Psoriasis: Could Gut Bacteria Hold the Key to Future Psoriasis Treatment?
Everyone seems to be talking about gut health. There is good reason. According to the National Institutes of Health, the health of our gut plays an important role in our overall health. The complex community of bacteria and other microbes that live in our stomach and intestines are known to help with our digestion, but more recently are suspected of influencing our health in other ways.
Gut bacteria and our immune system
For starters, gut bacteria may influence our immune system. There is a lot of interaction between the body’s immune system and bacteria in the gut, according to Johns Hopkins University. Our immune system plays an important role in keeping our body healthy by providing a delicate balance between the elimination of invading pathogens and maintaining a healthy body. Diverse gut bacteria teach the cells of the immune system that not everything is bad.
Psoriasis and the gut
Within our trillions of gut bacteria, there are about 1,000 different species according to Harvard Medical School. Everyone’s gut is different but research published in Scientific Reports demonstrates that there are certain combinations that may be unique to those of us living with psoriasis.
In the first time attempting to discover the gut microorganism composition of those living with psoriasis, it was uncovered that there is a distribution of intestinal microbes that clearly differs from that present in a healthy population. Out of 52 participants with plaque psoriasis, a “psoriatic core microbiome” was discovered and compared to the microbiome of 300 healthy individuals. Differences were observed. Compared with the healthy data, the psoriatic microbiome was found to be more diverse than the healthy population.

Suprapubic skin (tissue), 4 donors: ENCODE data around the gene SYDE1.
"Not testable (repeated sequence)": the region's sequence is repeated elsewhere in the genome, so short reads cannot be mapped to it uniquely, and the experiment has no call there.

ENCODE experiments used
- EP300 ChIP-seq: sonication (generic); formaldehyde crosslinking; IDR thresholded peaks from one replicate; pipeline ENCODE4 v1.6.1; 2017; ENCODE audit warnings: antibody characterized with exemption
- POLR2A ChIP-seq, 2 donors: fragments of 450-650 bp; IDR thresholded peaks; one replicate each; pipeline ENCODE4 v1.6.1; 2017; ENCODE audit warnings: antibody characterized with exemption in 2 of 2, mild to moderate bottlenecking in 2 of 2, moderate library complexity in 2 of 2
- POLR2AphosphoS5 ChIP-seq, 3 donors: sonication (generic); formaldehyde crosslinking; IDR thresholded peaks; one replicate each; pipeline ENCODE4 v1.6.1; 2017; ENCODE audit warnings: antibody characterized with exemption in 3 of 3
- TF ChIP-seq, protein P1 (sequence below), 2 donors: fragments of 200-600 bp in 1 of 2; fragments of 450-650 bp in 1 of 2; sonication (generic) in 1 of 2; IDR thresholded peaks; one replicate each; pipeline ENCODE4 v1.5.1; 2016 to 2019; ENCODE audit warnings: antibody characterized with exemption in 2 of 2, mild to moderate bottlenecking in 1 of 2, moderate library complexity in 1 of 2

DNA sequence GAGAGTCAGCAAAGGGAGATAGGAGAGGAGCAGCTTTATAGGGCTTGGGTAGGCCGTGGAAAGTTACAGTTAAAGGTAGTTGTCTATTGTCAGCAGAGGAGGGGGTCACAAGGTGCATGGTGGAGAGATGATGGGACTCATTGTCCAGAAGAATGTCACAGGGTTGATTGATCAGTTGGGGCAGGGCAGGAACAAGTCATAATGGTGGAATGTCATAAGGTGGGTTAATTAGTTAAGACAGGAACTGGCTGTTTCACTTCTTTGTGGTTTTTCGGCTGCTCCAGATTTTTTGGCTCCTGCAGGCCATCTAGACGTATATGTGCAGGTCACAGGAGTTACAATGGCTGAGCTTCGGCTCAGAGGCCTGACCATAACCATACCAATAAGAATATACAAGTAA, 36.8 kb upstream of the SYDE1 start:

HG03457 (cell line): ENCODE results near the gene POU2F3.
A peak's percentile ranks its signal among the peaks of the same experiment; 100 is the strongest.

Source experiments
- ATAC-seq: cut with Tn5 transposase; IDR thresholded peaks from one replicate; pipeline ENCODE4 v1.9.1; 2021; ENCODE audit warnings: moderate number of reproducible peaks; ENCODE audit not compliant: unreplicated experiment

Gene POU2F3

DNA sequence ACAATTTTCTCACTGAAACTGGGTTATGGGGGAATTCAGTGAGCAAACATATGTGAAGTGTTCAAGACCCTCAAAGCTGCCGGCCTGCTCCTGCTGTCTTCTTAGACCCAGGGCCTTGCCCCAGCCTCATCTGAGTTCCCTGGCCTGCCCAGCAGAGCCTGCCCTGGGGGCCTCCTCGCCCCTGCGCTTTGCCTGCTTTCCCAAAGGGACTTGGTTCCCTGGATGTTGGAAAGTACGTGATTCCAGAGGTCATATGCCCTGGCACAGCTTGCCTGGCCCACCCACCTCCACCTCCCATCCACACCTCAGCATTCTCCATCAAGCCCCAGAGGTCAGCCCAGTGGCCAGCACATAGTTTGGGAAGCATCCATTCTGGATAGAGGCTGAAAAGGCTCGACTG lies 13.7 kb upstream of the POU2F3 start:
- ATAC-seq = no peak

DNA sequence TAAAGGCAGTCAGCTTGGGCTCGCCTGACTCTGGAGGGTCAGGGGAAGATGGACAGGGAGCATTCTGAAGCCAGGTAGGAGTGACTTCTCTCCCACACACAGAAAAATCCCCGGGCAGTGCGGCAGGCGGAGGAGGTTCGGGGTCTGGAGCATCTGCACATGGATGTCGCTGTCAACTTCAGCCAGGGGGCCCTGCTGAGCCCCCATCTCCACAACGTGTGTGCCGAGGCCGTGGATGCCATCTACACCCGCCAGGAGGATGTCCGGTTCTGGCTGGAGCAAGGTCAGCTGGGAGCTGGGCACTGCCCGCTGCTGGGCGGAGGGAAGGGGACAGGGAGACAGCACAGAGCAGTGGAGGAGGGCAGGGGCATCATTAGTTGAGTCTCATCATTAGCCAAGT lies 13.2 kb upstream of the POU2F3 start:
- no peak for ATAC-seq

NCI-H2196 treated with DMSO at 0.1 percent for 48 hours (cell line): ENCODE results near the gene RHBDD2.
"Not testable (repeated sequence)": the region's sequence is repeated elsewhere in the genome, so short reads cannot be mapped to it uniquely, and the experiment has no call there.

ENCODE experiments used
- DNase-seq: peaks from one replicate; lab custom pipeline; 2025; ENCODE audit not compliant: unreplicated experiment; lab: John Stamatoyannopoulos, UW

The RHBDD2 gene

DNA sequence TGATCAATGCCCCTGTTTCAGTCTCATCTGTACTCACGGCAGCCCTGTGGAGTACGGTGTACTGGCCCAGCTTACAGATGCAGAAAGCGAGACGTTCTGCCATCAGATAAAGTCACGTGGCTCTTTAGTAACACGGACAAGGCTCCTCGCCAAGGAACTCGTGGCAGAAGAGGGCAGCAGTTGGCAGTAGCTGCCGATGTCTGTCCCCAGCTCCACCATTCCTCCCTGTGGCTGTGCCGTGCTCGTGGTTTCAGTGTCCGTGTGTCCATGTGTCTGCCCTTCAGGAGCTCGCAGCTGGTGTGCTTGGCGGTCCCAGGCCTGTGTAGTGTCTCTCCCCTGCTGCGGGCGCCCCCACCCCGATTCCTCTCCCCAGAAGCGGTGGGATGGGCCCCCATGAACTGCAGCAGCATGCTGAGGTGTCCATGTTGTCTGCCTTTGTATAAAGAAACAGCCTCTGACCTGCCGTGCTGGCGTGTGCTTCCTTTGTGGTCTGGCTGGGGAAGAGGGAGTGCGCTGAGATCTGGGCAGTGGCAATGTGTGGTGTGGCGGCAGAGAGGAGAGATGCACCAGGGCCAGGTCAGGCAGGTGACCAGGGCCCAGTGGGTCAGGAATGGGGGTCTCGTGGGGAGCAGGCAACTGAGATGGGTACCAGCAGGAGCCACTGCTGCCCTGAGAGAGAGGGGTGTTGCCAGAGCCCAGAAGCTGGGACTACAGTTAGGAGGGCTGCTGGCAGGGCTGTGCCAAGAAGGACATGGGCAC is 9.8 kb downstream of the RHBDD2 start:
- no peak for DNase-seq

No one knows the exact cause of psoriasis. However, we do know that it is an autoimmune disorder influenced by an overactivation of our immune system. This latest research may point to the critical role that gut bacteria may play in future psoriasis treatments.
It is possible that in the future, the bacteria in stools of those with psoriasis could be used as an indicator to detect the severity of an inflammatory response. Psoriasis treatment might then include antibiotics, probiotics, and prebiotics to address the imbalance of gut bacteria.
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